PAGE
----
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Med Sci Monit. 2004 Jul;10(7):RA155-65. Epub 2004 Jun 29.

Eradication of HIV in infected patients: some potential approaches.

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SAIC-Frederick, Inc, National Cancer Institute at Frederick, Frederick, Maryland 21702, USA.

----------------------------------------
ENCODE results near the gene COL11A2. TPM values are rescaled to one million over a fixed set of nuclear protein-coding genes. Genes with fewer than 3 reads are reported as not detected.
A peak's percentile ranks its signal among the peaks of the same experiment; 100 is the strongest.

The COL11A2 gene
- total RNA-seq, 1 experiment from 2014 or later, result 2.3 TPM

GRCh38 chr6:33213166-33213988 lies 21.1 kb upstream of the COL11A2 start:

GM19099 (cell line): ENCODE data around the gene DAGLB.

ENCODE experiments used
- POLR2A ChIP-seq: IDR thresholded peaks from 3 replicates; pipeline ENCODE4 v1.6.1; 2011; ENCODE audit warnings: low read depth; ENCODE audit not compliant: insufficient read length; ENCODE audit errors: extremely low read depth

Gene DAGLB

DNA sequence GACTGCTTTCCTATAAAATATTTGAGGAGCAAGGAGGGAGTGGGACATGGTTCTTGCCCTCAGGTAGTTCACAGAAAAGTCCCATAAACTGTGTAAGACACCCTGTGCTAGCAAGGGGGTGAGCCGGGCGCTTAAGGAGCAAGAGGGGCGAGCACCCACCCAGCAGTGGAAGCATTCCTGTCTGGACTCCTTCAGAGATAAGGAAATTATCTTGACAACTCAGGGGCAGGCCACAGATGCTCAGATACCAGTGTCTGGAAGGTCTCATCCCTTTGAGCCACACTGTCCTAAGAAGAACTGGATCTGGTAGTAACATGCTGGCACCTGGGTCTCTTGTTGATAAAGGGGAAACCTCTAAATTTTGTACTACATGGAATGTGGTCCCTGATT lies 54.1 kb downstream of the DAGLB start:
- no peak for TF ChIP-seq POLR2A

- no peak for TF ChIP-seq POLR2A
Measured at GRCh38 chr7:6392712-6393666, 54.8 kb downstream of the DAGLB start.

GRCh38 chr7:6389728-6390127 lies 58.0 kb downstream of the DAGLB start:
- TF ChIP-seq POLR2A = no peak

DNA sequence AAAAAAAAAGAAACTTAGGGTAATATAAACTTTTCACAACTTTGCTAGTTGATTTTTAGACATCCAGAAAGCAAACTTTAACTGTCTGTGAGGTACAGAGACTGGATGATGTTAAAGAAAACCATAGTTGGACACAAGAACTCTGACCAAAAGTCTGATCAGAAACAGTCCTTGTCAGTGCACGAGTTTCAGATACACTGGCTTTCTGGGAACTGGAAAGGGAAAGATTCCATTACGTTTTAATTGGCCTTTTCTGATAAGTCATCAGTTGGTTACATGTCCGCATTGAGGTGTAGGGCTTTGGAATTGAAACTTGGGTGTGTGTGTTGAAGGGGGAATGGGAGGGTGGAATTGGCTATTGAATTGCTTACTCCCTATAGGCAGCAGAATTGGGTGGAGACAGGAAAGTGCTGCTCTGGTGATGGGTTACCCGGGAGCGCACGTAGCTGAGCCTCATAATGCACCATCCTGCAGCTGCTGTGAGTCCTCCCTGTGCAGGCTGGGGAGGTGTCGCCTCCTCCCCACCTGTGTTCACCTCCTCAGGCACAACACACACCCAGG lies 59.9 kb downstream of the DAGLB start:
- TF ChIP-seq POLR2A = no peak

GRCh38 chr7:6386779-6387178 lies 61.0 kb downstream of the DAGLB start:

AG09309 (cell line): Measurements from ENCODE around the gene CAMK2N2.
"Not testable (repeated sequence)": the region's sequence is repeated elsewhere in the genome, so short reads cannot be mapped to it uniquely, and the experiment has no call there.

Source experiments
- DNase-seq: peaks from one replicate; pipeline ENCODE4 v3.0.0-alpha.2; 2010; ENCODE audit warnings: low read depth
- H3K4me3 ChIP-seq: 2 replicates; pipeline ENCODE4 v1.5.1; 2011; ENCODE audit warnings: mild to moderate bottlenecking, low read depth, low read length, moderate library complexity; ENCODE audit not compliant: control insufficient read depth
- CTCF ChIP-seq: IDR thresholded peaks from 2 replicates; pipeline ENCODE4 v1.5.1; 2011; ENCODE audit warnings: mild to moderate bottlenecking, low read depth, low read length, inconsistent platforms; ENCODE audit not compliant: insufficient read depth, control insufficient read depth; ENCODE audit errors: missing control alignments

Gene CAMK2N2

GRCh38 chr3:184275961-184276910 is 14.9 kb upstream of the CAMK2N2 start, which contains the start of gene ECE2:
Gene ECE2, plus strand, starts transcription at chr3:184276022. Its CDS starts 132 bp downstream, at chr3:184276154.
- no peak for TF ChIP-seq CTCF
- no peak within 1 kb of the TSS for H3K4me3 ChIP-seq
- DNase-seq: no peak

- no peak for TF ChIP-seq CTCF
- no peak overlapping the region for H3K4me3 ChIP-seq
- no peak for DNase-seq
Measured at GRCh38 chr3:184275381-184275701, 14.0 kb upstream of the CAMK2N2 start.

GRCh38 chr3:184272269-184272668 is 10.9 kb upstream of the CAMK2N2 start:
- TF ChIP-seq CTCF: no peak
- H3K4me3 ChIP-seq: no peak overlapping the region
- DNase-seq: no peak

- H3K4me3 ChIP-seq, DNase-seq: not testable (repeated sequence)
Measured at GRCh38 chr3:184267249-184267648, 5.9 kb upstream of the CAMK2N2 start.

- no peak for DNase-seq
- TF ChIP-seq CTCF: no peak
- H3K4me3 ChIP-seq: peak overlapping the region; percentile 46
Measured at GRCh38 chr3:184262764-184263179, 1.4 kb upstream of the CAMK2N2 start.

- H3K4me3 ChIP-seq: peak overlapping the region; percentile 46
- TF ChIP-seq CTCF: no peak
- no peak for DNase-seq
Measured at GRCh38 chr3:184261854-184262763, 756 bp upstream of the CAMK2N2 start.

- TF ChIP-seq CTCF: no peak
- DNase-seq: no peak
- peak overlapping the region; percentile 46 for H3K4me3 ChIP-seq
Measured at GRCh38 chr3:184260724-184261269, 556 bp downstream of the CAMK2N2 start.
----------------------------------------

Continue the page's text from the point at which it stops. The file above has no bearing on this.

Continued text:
Although at present, highly active antiretroviral therapy (HAART) has greatly reduced the number of viral copies to an undetectable level and has slowed down the progress of the disease in patients with human immunodeficiency virus (HIV) infection, the HIV-infected cells are not eradicated by this therapy. Virus replication rebounds once the drug therapy is terminated, regardless of duration of the therapy, primarily due to the establishment of a viral reservoir. Therefore, viral suppressive therapy is a lifelong task and may be accompanied by many as yet unidentified serious side effects. In addition, the maximum therapeutic benefits of HAART appear to have been reached recently in the U. S, and the incidences of multi-drug resistant viral strain infections are slowly but steadily increasing. Without an effective vaccine, which has already proved to be very difficult to develop, for the protection of the uninfected population and a feasible eradication strategy to cure infected patients, the number of HIV-infected persons will inevitably continue to rise. While the vast majority of endeavors are focused on developing new drugs that target different steps of HIV replication for suppressive therapy, researchers need to find a therapeutic strategy that directly aims at HIV-infected cells to cure the disease. In this article, I review and discuss some potential approaches to eradicate HIV-infected cells from the patients.

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